Creative Writing Marginalisation
A Night on the StreetsHiding underneath the hood of my coat, I swing the door shut behind me, and slip my numb fingers into the warm lining of my pockets. As I breathed out the vile, evening air, I could see dragon’s breath leaving my chapped, broken lips. Careful not to slip on the icy slush forming on the pavement, I trudge on down 134th Street. Even despite all the horrific atrocities I see day in, day out, I seem to always find beauty in the darker avenues and lonelier alleyways.Tonight was the fifth successive night I’d had to deal with the painfully naive and overly difficult Damian Rodgers.
You see, as per the norm, Damian doesn’t want our help. Well, he doesn’t want my help, seeing as no one else was offering. I found him a week ago, cowering behind an overturned bench and a dumpster, more ashamed than he was afraid. Flinching as I approached, he was an insect, fluttering its wings, caught helplessly in spider’s web. Noticing the customary change in my tone of voice, becoming one of a door-to-door salesman, I began to recite the standard company bullshit, announcing with little pride or belief that I was here to save the day.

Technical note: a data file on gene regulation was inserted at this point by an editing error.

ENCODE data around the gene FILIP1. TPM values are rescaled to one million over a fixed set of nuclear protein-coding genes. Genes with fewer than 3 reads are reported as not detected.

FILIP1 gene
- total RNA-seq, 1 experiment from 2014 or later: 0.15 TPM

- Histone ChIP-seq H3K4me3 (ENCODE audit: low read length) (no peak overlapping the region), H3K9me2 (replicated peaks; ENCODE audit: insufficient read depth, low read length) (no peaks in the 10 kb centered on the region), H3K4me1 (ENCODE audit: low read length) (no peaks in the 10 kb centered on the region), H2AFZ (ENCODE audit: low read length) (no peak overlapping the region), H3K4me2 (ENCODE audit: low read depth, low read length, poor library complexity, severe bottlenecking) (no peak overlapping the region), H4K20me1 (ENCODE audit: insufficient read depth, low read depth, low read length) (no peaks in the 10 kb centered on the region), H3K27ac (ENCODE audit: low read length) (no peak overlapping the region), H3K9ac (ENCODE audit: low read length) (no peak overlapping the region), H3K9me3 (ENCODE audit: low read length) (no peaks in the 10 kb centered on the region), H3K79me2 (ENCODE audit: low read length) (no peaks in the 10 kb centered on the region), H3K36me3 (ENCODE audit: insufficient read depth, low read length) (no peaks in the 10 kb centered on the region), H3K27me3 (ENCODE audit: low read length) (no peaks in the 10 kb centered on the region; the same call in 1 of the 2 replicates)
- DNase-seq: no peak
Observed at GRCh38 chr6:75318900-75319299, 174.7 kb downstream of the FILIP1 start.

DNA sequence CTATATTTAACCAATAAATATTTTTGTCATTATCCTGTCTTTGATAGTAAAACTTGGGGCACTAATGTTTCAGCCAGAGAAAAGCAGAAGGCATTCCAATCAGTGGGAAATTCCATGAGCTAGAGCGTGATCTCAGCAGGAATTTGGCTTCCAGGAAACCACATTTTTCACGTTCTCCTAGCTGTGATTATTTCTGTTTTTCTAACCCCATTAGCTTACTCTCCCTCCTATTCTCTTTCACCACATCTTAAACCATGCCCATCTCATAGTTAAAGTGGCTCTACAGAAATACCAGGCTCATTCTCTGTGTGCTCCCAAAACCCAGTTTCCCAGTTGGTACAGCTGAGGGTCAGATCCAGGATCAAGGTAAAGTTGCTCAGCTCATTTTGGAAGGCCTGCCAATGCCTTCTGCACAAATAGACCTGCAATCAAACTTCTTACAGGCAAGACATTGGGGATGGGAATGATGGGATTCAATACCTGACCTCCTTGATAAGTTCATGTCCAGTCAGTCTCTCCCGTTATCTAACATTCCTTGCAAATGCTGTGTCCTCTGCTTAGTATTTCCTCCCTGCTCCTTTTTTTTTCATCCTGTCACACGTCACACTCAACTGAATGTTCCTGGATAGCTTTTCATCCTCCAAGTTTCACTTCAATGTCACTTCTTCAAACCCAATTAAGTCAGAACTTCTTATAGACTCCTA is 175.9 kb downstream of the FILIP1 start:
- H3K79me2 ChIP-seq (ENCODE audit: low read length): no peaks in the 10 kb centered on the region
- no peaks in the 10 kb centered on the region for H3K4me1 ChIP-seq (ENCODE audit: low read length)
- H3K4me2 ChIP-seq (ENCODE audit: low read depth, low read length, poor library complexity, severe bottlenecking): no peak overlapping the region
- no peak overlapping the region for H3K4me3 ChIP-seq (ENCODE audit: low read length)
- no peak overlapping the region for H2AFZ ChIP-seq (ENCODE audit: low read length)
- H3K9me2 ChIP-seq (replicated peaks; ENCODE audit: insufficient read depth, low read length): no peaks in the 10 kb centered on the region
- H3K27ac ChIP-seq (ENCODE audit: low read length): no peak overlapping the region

Each word of fakery I uttered, seemed only to provoke a sequence of confused stares. Clearly I was alienating him.So I let it go. What else would I do? Deliver slogan after slogan in mockery of the person I was trying to help? No. That I would not do.
I would follow the rules, but only to the extent where I was confined. What’s your nameDamian.
Damian whatRodgers. Damian Rodgers. What’s it to yaWell, Mr. Rodgers, I would really like to help you, if you don’t mind.
Don’t need your help. Never did, never will.
Well, could we talk at the very leastFine. What do you want to talk about? Birds? Bees? The fucking weather? This isn’t how it works.
You and me? We’re different. We don’t make small talk. I stood my ground. Damian paused for a second, gathering his thoughts.Alright, what the hell do you..
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